The medieval Irish festival of Samhain marked the end of the harvest, the end of the “lighter half” of the year and beginning of the “darker half”. It was celebrated over the course of several days and had some elements of a Festival of the Dead. Bonfires played a large part in the festivities. People and their livestock would often walk between two bonfires as a cleansing ritual, and the bones of slaughtered livestock were cast into its flames.
It is one of the two “spirit-nights” each year, the other being Beltane. It is a magical interval when the mundane laws of time and space are temporarily suspended, and the Thin Veil between the worlds is lifted. Communicating with ancestors and departed loved ones is easy at this time, for they journey through this world on their way to the Summerlands. It is a time to study the Dark Mysteries and honor the Dark Mother and the Dark Father, symbolized by the Crone and her aged Consort. Originally the “Feast of the Dead” was celebrated in Celtic countries by leaving food offerings on altars and doorsteps for the “wandering dead”.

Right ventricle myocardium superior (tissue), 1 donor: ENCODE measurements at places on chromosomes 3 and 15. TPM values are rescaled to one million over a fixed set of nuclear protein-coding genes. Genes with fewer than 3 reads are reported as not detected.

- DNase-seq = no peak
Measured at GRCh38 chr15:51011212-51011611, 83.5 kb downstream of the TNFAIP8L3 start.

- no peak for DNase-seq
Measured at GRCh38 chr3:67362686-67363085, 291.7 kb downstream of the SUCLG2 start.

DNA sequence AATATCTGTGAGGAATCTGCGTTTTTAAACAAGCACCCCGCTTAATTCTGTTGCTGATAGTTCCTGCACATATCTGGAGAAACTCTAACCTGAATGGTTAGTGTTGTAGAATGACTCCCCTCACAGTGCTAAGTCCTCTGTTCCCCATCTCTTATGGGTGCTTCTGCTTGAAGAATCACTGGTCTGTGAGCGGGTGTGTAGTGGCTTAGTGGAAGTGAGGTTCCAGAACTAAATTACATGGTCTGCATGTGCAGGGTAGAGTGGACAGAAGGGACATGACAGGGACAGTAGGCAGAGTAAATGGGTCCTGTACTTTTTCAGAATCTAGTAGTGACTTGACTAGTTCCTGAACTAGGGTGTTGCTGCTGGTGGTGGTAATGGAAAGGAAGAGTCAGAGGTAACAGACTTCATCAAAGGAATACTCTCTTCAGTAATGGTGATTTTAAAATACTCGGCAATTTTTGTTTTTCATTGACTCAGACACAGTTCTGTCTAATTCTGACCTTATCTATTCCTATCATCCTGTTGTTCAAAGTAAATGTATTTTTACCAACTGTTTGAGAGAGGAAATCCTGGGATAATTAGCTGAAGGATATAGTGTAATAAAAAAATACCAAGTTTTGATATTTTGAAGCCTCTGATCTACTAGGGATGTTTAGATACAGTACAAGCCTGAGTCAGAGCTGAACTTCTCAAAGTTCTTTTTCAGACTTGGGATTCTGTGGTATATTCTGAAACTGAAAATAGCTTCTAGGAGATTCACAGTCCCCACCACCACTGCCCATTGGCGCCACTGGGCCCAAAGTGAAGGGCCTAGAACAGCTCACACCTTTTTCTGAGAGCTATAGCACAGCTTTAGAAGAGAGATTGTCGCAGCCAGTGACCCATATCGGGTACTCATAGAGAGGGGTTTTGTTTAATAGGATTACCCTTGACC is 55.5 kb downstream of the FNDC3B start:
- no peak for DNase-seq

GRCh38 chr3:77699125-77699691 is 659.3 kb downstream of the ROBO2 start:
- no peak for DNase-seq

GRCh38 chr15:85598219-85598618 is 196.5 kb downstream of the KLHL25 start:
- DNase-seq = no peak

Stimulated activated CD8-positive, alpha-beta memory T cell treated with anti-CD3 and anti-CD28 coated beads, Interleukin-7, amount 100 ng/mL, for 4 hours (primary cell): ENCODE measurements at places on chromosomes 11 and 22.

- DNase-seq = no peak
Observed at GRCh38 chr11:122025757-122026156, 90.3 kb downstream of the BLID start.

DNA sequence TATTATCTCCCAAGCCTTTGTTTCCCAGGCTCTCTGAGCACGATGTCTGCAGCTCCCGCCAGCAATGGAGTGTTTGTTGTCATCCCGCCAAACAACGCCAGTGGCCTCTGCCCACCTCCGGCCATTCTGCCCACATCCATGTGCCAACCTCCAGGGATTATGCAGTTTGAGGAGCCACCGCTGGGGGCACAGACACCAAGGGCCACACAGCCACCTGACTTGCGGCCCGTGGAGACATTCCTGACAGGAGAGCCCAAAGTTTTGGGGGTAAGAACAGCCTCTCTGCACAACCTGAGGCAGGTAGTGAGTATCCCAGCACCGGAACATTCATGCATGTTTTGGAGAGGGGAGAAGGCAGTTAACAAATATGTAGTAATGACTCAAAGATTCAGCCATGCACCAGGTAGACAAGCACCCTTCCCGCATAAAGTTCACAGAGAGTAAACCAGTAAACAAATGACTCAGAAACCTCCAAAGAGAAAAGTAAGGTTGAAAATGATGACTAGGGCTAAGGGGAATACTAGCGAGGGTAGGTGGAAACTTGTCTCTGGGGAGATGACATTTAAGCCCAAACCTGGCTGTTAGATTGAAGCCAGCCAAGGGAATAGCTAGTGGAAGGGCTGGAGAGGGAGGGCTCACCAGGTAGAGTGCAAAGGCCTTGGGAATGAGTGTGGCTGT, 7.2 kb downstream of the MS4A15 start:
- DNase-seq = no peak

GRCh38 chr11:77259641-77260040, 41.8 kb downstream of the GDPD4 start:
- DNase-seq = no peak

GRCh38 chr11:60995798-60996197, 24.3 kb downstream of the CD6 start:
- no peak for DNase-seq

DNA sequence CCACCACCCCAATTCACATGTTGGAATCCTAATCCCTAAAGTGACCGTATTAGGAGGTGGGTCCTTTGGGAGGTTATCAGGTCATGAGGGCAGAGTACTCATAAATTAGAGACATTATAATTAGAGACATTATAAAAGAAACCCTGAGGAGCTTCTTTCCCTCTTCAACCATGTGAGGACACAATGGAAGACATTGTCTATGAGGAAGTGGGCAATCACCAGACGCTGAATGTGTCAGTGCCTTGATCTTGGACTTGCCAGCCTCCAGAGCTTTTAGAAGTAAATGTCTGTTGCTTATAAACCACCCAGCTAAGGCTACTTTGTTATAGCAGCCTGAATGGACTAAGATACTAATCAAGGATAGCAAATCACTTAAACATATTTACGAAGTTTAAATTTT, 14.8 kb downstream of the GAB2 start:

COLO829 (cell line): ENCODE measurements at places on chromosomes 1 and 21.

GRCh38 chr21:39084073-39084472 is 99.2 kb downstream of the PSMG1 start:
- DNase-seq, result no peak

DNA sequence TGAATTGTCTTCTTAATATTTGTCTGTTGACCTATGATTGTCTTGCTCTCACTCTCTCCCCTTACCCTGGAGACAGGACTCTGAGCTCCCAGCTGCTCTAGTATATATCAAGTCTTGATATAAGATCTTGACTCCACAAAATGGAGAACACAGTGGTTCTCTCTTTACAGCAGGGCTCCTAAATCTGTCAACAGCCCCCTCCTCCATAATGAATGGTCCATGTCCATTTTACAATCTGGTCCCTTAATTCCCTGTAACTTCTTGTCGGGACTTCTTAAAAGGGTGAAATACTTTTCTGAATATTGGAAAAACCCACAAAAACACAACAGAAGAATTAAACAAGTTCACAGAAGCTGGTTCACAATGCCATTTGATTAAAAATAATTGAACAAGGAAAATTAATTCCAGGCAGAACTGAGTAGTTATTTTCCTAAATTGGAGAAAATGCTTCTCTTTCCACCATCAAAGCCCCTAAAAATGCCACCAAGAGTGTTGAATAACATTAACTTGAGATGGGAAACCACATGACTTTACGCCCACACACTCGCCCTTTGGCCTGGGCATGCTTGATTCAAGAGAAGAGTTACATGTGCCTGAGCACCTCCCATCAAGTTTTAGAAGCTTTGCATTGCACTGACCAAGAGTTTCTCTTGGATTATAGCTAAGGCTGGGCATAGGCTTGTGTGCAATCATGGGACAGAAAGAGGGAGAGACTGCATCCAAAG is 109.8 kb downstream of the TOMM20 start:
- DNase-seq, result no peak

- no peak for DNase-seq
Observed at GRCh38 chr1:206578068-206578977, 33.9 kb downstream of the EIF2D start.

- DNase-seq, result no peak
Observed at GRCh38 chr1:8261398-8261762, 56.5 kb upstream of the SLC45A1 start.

Today a lot of practitioners still carry out that tradition. Single candles were lit and left in a window to help guide the spirits of ancestors and loved ones home. Extra chairs were set to the table and around the hearth for the unseen guest. Apples were buried along roadsides and paths for spirits who were lost or had no descendants to provide for them. Turnips were hollowed out and carved to look like protective spirits, for this was a night of magic and chaos.